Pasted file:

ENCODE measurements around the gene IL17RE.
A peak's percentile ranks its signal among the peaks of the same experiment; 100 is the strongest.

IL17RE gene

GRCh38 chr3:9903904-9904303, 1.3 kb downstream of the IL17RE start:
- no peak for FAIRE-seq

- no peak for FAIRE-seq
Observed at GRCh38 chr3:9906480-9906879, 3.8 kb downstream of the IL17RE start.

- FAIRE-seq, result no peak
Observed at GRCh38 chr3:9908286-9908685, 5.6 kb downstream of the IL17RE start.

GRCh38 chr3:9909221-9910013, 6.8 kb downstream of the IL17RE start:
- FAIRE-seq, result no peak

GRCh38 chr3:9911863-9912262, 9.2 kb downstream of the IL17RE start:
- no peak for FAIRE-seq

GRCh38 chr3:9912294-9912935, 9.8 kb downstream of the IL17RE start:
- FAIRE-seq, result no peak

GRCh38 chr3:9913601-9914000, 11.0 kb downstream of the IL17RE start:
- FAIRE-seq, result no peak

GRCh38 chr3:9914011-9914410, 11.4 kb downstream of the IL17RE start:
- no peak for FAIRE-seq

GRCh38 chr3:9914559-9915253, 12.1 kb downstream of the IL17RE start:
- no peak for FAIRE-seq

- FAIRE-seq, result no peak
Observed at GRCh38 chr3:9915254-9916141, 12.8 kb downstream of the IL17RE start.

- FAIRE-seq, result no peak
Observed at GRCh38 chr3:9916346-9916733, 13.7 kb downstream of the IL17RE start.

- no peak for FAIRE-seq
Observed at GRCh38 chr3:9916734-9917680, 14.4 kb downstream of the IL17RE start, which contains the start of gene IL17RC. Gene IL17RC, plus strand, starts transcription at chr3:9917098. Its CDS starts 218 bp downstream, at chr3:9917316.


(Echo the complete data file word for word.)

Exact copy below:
ENCODE measurements around the gene IL17RE.
A peak's percentile ranks its signal among the peaks of the same experiment; 100 is the strongest.

IL17RE gene

GRCh38 chr3:9903904-9904303, 1.3 kb downstream of the IL17RE start:
- no peak for FAIRE-seq

- no peak for FAIRE-seq
Observed at GRCh38 chr3:9906480-9906879, 3.8 kb downstream of the IL17RE start.

- FAIRE-seq, result no peak
Observed at GRCh38 chr3:9908286-9908685, 5.6 kb downstream of the IL17RE start.

GRCh38 chr3:9909221-9910013, 6.8 kb downstream of the IL17RE start:
- FAIRE-seq, result no peak

GRCh38 chr3:9911863-9912262, 9.2 kb downstream of the IL17RE start:
- no peak for FAIRE-seq

GRCh38 chr3:9912294-9912935, 9.8 kb downstream of the IL17RE start:
- FAIRE-seq, result no peak

GRCh38 chr3:9913601-9914000, 11.0 kb downstream of the IL17RE start:
- FAIRE-seq, result no peak

GRCh38 chr3:9914011-9914410, 11.4 kb downstream of the IL17RE start:
- no peak for FAIRE-seq

GRCh38 chr3:9914559-9915253, 12.1 kb downstream of the IL17RE start:
- no peak for FAIRE-seq

- FAIRE-seq, result no peak
Observed at GRCh38 chr3:9915254-9916141, 12.8 kb downstream of the IL17RE start.

- FAIRE-seq, result no peak
Observed at GRCh38 chr3:9916346-9916733, 13.7 kb downstream of the IL17RE start.

- no peak for FAIRE-seq
Observed at GRCh38 chr3:9916734-9917680, 14.4 kb downstream of the IL17RE start, which contains the start of gene IL17RC. Gene IL17RC, plus strand, starts transcription at chr3:9917098. Its CDS starts 218 bp downstream, at chr3:9917316.